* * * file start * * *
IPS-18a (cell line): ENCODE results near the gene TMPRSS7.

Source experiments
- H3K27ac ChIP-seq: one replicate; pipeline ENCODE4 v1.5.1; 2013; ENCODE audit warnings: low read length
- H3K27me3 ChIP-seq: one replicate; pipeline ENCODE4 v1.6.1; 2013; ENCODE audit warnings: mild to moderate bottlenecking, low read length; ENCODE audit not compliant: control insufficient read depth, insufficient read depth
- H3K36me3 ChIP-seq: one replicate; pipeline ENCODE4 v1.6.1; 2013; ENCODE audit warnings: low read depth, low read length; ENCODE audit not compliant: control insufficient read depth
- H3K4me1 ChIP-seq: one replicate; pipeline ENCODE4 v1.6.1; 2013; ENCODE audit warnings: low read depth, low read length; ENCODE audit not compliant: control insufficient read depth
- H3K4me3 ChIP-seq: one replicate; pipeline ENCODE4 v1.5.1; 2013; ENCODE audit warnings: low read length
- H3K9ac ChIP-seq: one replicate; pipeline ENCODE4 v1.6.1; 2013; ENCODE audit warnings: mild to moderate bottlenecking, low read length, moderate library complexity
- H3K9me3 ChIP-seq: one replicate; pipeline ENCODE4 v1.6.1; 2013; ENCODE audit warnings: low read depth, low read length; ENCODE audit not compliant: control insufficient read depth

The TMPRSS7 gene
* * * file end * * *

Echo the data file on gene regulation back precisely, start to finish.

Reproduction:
IPS-18a (cell line): ENCODE results near the gene TMPRSS7.

Source experiments
- H3K27ac ChIP-seq: one replicate; pipeline ENCODE4 v1.5.1; 2013; ENCODE audit warnings: low read length
- H3K27me3 ChIP-seq: one replicate; pipeline ENCODE4 v1.6.1; 2013; ENCODE audit warnings: mild to moderate bottlenecking, low read length; ENCODE audit not compliant: control insufficient read depth, insufficient read depth
- H3K36me3 ChIP-seq: one replicate; pipeline ENCODE4 v1.6.1; 2013; ENCODE audit warnings: low read depth, low read length; ENCODE audit not compliant: control insufficient read depth
- H3K4me1 ChIP-seq: one replicate; pipeline ENCODE4 v1.6.1; 2013; ENCODE audit warnings: low read depth, low read length; ENCODE audit not compliant: control insufficient read depth
- H3K4me3 ChIP-seq: one replicate; pipeline ENCODE4 v1.5.1; 2013; ENCODE audit warnings: low read length
- H3K9ac ChIP-seq: one replicate; pipeline ENCODE4 v1.6.1; 2013; ENCODE audit warnings: mild to moderate bottlenecking, low read length, moderate library complexity
- H3K9me3 ChIP-seq: one replicate; pipeline ENCODE4 v1.6.1; 2013; ENCODE audit warnings: low read depth, low read length; ENCODE audit not compliant: control insufficient read depth

The TMPRSS7 gene